Question about Intel Computers & Internet
If you have the latest BIOS update installed, it might not see it anymore. Nothing to do with Intel. Take a look here.
Posted on Dec 08, 2016
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Posted on Jan 02, 2017
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For computers to recognize drives any larger than 2.19TB, the MBR and the BIOS would have to be replaced. The successor to the MBR is the GUID Partition Table (GPT), which offers 64-bit block addressing, and thus (when 4KB blocks are utilized) a maximum storage size of 9.4 zettabytes (or 9.4 trillion gigabytes). What's supplanting BIOS, which can't read GPT, is the Unified Extensible Firmware Interface (UEFI), which is built on CPU-independent architecture and drivers and offers more flexibility and features outside of the operating system.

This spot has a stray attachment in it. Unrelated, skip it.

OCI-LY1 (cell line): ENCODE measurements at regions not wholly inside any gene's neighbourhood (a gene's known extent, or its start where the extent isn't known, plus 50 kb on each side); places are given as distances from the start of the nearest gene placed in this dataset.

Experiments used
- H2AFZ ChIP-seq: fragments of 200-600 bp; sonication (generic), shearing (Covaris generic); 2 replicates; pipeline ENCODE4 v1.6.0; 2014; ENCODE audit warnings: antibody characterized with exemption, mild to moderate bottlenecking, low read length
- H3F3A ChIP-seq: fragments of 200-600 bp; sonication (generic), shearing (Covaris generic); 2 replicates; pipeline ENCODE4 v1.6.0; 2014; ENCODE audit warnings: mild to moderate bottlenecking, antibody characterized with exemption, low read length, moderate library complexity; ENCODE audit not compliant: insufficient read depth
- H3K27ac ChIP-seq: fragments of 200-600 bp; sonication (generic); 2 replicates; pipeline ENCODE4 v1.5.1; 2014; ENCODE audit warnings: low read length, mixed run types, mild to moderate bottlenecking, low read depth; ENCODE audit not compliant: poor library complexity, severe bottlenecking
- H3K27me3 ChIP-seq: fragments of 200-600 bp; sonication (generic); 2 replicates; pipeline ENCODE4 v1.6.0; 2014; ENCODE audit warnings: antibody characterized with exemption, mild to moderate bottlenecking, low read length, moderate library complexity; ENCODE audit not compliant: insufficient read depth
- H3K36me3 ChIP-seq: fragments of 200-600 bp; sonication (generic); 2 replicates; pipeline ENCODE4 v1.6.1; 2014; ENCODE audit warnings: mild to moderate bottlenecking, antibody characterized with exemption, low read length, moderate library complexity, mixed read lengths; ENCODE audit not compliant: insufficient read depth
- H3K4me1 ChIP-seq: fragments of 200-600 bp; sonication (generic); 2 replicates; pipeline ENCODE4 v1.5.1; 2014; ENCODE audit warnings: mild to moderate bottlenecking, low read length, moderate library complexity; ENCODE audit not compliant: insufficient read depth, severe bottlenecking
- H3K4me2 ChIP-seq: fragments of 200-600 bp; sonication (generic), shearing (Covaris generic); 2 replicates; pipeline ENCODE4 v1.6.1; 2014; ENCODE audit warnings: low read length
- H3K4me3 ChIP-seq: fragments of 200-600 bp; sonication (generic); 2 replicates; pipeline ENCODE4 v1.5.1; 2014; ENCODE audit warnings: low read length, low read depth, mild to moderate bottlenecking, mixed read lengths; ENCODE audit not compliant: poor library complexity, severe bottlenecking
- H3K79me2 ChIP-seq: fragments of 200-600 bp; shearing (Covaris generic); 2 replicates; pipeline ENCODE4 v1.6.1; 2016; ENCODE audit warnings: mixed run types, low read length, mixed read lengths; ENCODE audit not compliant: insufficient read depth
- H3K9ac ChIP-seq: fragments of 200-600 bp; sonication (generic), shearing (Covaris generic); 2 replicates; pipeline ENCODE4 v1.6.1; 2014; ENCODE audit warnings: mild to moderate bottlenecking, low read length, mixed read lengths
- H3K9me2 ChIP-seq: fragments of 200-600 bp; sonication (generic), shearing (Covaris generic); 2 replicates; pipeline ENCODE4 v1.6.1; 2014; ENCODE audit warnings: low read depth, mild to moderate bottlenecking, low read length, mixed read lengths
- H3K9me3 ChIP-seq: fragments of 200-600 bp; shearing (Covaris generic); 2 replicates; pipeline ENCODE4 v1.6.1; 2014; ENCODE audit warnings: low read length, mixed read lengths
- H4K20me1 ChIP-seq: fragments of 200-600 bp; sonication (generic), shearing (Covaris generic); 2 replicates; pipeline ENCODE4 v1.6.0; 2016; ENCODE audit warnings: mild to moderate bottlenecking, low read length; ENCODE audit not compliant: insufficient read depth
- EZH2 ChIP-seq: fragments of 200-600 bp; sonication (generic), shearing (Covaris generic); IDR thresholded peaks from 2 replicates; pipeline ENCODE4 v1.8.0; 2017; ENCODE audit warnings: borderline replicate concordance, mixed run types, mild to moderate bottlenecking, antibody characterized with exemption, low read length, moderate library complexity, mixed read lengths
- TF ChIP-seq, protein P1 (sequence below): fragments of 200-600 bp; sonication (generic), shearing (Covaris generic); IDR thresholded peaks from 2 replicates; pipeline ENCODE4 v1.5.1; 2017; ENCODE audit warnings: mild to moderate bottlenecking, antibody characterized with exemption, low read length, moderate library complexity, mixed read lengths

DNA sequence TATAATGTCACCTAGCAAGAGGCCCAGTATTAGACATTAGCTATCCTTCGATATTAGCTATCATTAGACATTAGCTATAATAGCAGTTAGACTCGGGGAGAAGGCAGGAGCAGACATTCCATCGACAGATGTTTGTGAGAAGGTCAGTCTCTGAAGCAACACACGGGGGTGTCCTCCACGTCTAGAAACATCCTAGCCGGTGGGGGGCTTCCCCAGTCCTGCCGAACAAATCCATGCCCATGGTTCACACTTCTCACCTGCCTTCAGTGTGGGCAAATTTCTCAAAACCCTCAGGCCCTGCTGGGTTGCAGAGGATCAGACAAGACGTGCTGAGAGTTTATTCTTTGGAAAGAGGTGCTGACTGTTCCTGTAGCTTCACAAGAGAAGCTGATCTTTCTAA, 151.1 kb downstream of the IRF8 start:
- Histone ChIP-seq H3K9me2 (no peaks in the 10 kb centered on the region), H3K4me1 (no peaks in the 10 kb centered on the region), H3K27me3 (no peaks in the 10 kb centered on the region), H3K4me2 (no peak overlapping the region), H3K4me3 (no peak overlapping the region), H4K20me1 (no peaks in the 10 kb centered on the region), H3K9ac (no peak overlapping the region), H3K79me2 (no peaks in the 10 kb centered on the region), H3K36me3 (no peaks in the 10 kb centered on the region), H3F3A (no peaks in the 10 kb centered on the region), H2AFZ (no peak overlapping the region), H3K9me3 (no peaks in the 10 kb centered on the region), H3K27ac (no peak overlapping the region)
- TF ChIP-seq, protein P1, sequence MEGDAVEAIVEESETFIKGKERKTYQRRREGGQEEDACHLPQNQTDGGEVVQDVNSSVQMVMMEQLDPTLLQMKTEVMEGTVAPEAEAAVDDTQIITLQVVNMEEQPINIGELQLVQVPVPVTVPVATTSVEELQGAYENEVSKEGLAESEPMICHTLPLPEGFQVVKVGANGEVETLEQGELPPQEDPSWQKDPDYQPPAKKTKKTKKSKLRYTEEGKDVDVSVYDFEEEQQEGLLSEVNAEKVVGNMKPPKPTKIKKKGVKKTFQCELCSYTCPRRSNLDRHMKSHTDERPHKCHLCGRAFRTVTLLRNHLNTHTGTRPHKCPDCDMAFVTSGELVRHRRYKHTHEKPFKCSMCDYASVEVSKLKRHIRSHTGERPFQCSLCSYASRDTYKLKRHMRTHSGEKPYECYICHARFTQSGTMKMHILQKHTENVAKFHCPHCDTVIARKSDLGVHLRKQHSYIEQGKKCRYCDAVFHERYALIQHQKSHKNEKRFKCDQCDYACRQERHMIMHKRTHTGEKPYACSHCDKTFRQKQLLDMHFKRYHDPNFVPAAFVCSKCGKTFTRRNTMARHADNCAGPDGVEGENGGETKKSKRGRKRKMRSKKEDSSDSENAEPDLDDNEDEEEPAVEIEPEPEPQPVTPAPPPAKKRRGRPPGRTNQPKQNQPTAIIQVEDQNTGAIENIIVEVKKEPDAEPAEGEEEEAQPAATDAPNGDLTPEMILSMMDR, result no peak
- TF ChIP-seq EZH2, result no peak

Because Windows XP has no support whatsoever for GPT and UEFI, no system running it can natively use any drive with a capacity over 2.19TB. Even if you have a supported OS (Windows Vista, Windows 7, and most flavors of Linux) that recognizes GPT, you won't be able to boot to a drive of that size unless you also have a motherboard running UEFI-something that, as of this writing in late 2010, very few do. All current Intel boards support UEFI, but almost no other major manufacturer has yet followed suit. So, under most circumstances, if you don't have a UEFI motherboard (and you probably don't), you'll have to use your extra-large hard drive for storage only. (There are worse things.)
Finally, your system's SATA controller must also be designed to recognize 4KB blocks. This isn't necessarily a big deal: As we discovered when we reviewed Western Digital's new 3TB Caviar Green hard drive, the company is including with all its above-2.19TB drives a PCI Express x1 Host Bus Adapter that lets Windows use a known driver to communicate with the drive.
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